It works as you expect. A better choice would probably be
win32event.MsgWaitForMultipleObjects, but that depends on what your app
really does.

Mark.

Jul 18 '05 #5
John Lull wrote:
Mark Hammond <mh******@skippinet.com.au> wrote (with possible
deletions):

John Lull wrote:
...
Unfortunately, this one has to be a local server since it's providing shared
access to a pool of hardware devices from multiple distributed clients. I've
carefully reviewed chapters 5 & 12, and appendix D, and wasn't able to find
anything addressing threading models in the local server in detail. If I've
missed something, I'd be grateful for any additional hints.


The problem is that your client code is not running a message loop. If
you change the loop of your client test code to something like:

for i in range(delay)*10:
time.sleep(0.1)
pythoncom.PumpWaitingMessages()

It works as you expect. A better choice would probably be
win32event.MsgWaitForMultipleObjects, but that depends on what your app
really does.

Mark.

I presume you meant my server code.


Nope - I meant the client. The server is already running such a loop
thank to localserver.py, which is hosting the object.

The client code's main (and only) thread is blocked in a system call,
but it appears COM wants it to pump messages so the marshalling magic
happens. I can only speculate why COM needs this to happen in this
trivial case, but COM's rules do state this requirement.
This still leaves all calls to the
server running in a single thread, however. If I insert a call to
PumpWaitingMessages() in a short operation, and it happens to start a
long operation, the result of that short operation will be delayed
until the long operation completes. This will make my server unusable.
Make the change I suggested, and it works as you hope.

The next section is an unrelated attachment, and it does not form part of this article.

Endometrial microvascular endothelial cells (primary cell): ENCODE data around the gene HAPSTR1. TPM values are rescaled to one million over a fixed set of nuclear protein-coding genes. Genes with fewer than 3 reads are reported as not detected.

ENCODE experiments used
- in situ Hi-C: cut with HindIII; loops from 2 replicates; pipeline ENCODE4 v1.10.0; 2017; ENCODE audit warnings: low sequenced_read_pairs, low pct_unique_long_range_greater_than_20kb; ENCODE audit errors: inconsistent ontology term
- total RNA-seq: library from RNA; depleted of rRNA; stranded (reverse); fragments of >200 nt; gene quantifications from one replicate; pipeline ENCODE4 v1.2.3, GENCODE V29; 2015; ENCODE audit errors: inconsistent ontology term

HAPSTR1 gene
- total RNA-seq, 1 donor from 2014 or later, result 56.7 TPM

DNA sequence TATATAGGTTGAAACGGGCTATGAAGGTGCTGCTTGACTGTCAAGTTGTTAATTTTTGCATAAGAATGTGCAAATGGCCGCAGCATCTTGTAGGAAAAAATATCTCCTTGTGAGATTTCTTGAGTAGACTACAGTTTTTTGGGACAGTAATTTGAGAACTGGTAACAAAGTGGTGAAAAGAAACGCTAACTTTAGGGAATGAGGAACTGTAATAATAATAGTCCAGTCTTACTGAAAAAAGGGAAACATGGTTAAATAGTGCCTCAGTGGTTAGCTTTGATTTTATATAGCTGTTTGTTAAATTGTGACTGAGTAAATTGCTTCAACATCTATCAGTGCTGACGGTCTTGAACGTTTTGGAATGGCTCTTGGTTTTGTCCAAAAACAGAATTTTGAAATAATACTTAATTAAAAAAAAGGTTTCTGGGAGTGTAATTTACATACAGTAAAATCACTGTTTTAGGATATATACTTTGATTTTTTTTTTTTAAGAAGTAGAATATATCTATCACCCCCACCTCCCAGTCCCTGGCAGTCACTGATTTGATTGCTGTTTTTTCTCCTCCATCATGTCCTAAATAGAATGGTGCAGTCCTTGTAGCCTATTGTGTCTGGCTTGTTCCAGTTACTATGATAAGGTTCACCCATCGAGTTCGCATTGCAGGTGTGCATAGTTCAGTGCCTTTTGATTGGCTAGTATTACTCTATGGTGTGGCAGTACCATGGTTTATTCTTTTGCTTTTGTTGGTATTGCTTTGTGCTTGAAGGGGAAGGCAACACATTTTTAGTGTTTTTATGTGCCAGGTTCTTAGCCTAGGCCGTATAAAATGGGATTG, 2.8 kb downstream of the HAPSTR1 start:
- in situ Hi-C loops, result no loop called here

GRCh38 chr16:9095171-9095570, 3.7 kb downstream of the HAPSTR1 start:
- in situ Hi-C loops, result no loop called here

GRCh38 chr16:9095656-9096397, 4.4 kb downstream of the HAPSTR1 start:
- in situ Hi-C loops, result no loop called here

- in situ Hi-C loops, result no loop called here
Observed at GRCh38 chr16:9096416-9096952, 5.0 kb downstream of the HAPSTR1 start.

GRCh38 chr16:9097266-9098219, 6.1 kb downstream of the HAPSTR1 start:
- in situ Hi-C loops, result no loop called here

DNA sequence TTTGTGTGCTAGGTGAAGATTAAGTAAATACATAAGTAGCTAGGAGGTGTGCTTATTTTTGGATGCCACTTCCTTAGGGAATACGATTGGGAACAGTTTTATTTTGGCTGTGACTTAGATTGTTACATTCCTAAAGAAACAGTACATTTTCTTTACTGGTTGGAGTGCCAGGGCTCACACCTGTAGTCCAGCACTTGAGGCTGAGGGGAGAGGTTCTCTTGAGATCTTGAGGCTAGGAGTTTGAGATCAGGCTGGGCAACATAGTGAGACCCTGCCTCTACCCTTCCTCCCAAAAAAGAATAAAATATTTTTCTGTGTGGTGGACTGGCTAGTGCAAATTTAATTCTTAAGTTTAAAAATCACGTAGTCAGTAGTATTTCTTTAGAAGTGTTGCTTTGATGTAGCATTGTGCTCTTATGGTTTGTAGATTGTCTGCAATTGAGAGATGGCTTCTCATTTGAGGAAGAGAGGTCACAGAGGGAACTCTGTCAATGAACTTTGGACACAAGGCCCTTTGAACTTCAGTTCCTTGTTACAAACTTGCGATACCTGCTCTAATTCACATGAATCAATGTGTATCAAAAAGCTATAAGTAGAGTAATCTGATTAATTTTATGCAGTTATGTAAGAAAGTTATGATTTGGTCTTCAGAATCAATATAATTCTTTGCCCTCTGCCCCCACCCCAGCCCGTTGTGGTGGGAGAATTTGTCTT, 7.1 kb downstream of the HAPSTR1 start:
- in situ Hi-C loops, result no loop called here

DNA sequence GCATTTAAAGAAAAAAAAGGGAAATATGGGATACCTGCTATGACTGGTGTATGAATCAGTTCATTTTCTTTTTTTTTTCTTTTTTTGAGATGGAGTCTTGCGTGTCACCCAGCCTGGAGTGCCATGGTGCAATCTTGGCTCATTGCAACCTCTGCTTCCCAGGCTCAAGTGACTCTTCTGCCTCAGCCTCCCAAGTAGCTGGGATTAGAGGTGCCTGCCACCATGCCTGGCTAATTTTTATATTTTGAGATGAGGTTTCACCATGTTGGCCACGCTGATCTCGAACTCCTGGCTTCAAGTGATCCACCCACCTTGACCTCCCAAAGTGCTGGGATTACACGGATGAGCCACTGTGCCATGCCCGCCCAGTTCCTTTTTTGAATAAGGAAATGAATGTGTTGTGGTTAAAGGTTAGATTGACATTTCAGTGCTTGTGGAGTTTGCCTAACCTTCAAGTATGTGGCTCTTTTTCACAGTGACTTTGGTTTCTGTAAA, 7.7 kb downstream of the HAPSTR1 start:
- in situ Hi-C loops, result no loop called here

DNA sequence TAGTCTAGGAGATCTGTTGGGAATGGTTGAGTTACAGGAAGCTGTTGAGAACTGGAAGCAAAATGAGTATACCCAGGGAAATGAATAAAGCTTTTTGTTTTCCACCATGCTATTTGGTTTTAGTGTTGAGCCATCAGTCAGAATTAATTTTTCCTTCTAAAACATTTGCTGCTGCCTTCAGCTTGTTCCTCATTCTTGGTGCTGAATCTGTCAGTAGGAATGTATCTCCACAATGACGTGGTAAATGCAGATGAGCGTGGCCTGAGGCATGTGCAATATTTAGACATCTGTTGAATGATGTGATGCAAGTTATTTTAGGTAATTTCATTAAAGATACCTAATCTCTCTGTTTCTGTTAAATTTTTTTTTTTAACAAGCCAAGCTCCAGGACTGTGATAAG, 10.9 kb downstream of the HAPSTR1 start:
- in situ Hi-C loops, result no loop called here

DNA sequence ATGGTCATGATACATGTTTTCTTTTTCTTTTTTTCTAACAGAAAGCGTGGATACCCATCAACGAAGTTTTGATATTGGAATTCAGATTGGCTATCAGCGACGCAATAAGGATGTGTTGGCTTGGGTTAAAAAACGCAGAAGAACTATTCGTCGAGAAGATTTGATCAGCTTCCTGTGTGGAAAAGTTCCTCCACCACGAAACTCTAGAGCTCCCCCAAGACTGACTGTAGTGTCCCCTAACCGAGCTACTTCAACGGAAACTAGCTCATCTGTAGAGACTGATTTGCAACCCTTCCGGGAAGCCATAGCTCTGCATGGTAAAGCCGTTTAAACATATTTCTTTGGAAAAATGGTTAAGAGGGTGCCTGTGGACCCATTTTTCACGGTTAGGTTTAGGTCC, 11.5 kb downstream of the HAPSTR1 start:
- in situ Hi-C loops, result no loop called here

At first glance this seems to do what I want -- requests to the server
seem to run from a thread pool. However, I also get intermittent (but
frequest) startup errors, with a Microsoft Visual C++ Runtime Library
error dialog (during pythoncom.PumpMessages but before my server
module gets imported) reporting:
Runtime Error!
Program: c:\Apps\Python2.2\pythonw.exe
abnormal program termination


That sucks, and is almost certainly a thread-state error. If you have a
debug build of Python, it will offer to break into the debugger at this
point.

Mark.

Jul 18 '05 #6
Mark Hammond <mh******@skippinet.com.au> wrote (with possible
deletions):
John Lull wrote:
Mark Hammond <mh******@skippinet.com.au> wrote (with possible
deletions):

John Lull wrote:
...
Unfortunately, this one has to be a local server since it's providing shared
access to a pool of hardware devices from multiple distributed clients. I've
carefully reviewed chapters 5 & 12, and appendix D, and wasn't able to find
anything addressing threading models in the local server in detail. If I've
missed something, I'd be grateful for any additional hints.

The problem is that your client code is not running a message loop. If
you change the loop of your client test code to something like:

for i in range(delay)*10:
time.sleep(0.1)
pythoncom.PumpWaitingMessages()

It works as you expect. A better choice would probably be
win32event.MsgWaitForMultipleObjects, but that depends on what your app
really does.

Mark.

I presume you meant my server code.


Nope - I meant the client. The server is already running such a loop
thank to localserver.py, which is hosting the object.

The client code's main (and only) thread is blocked in a system call,
but it appears COM wants it to pump messages so the marshalling magic
happens. I can only speculate why COM needs this to happen in this
trivial case, but COM's rules do state this requirement.